Natural anticoagulants function to dampen the elevation in cytokine levels. Further, components of the natural anticoagulant cascades, such as thrombomodulin, minimize endothelial cell dysfunction by rendering the cells less responsive to inflammatory mediators, facilitate the neutralization of some inflammatory mediators and decrease the loss of endothelial barrier function.

Hence, downregulation of anticoagulant pathways not only promotes thrombosis but also amplifies the inflammatory process. When inflammation-coagulation interactions overwhelm the natural defence systems, catastrophic events occur, such as those manifested in severe sepsis or IBD.

Haemostasis is a defence mechanism to stop bleeding. Activated by vessel wall injury, it involves intertwined activation of platelets and the coagulation cascade, tightly controlled by natural anticoagulants and the fibrinolytic system. Inflammation aims at restoring the integrity of the damaged or threatened tissues, most frequently due to injury or infectious pathogens.

The coagulation system and the innate inflammatory response share a common ancestry and are coupled by common activation pathways and feedback regulation systems. Primitive organisms such as the horseshoe crab have integrated coagulation and innate immune systems. More evolved species have more complex and specialized systems, but a two-way relationship between both has persisted throughout evolution; coagulation triggers inflammatory reactions and inflammation triggers the activation of the coagulation system. The extensive cross-talk between inflammation and coagulation involves cell receptor-mediated signalling, cellular interactions and the production of cell-derived microvesicles by ECs, leucocytes and platelets.

The role of platelets in (vascular) inflammation is illustrative of this two-way relationship. After adhering to an injured vessel wall, activated platelets release cytokines, growth factors and numerous proinflammatory mediators. In addition, leucocytes are recruited to the site of vascular damage by adhered platelet-leucocyte interactions, mediated by P-selectin expressed on the activated platelet surface and its counter-receptor on leucocytes - that is, P-selectin glycoprotein ligand-1 (PSGL-1). The same ligand recruits circulating microvesicles from leucocytes to the platelet surface, leading to rapid intravascular accumulation of microvesicular TF, which sustains the coagulation initially triggered by vascular TF. Platelets also facilitate leucocyte recruitment to the activated endothelium by forming P-selectin-PSGL-1-mediated conjugates with circulating leucocytes.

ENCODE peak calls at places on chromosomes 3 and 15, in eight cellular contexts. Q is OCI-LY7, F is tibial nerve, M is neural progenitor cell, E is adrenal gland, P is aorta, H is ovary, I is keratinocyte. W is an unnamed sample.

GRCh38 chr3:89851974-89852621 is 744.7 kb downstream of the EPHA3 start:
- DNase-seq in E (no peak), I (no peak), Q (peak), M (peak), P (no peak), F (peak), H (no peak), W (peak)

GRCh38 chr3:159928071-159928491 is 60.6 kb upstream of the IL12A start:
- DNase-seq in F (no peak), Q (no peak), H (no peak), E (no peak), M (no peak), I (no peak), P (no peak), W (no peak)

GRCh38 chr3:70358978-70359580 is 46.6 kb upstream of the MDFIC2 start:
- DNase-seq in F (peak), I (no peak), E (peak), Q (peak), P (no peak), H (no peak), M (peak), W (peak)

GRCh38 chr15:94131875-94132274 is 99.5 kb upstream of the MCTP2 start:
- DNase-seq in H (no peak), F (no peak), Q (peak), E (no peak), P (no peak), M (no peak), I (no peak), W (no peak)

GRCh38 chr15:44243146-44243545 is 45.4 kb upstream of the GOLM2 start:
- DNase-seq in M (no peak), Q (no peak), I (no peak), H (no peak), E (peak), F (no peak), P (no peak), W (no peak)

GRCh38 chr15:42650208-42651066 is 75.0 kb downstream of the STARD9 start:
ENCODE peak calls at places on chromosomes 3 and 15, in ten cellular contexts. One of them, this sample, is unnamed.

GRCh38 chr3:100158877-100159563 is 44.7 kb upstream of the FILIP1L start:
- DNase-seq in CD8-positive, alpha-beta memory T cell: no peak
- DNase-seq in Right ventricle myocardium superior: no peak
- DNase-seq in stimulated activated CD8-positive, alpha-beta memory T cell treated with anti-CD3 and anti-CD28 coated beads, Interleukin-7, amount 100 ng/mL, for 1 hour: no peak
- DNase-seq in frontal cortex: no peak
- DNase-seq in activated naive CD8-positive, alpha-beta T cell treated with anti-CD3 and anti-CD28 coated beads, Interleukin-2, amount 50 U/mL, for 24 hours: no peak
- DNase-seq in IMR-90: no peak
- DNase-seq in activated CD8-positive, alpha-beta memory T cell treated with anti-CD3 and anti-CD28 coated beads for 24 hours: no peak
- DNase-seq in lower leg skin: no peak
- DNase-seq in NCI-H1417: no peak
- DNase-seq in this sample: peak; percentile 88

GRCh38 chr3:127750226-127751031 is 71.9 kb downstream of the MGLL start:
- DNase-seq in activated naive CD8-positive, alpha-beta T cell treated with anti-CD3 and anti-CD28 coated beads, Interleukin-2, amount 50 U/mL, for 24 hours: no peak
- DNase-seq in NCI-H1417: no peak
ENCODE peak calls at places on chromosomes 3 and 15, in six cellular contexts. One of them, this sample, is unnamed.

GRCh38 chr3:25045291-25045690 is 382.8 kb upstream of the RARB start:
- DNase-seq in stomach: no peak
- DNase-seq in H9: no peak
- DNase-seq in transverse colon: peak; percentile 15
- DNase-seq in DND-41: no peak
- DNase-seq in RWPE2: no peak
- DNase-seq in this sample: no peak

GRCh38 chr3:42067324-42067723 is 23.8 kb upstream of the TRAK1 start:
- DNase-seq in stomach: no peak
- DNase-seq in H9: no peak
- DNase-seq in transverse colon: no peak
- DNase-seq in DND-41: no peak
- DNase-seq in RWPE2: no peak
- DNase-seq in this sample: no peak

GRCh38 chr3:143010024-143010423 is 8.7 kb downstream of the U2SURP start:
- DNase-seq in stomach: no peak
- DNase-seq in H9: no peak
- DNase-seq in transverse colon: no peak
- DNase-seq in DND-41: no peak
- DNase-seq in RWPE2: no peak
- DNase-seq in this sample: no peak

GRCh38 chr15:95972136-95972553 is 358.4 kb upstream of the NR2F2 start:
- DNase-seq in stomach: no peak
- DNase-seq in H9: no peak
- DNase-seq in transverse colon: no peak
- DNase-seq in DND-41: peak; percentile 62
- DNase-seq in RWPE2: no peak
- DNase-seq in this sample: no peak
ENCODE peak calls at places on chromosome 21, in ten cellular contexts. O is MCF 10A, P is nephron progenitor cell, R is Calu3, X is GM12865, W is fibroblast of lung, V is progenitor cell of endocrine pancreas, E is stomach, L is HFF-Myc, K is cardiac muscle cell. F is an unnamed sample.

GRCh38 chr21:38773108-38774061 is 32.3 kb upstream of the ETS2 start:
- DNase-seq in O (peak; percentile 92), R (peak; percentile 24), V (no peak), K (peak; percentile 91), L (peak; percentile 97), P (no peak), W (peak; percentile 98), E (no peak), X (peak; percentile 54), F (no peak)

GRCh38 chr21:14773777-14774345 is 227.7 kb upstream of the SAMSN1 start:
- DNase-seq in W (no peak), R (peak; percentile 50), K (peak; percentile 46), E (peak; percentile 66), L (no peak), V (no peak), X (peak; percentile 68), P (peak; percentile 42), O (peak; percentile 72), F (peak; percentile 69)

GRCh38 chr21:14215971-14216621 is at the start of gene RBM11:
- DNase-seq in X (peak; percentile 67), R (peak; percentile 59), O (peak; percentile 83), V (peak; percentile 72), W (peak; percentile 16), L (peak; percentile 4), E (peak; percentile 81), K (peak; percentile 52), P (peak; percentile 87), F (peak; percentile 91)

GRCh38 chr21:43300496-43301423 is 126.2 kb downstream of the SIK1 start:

The many functions of TF and thrombin are also good illustrations of the extensive cross-talk between inflammation and coagulation. Inflammatory cytokines induce TF expression in leucocytes and ECs. Complex formation between TF and the coagulation factor FVIIa or FXa is instrumental in initiating coagulation on negatively charged cell membranes, whereas membrane-bound TF is also capable of signal transduction directly, mediating inflammatory reactions.


  Conclusion Top


Improved understanding of the molecular mechanisms that play a role in the bidirectional relationship between inflammation and haemostasis could help in the clinical management of patients by identifying new potential therapeutic targets that can modify excessive and inappropriate activation or deregulation of both systems. On the basis of experimental and clinical studies, it is likely that simultaneous modulation of both inflammatory and haemostatic activities, rather than specific therapy aimed at only one component, could be more successful in the treatment of clinical states and diseases in which the close link between inflammation and haemostasis considerably contributes to the pathogenesis or progression of the disease. However, despite the impressive progress in understanding the molecular mechanisms linking inflammation and haemostasis in the recent years, many questions remain unanswered. Therefore, further study of the complex molecular mechanisms linking immune and haemostatic systems deserves attention from both medical experts and scientists.


  Acknowledgements Top


Conflicts of interest

There are no conflicts of interest.

 
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Abstract
Introduction
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Results
Discussion
Fibrinolysis
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Acknowledgements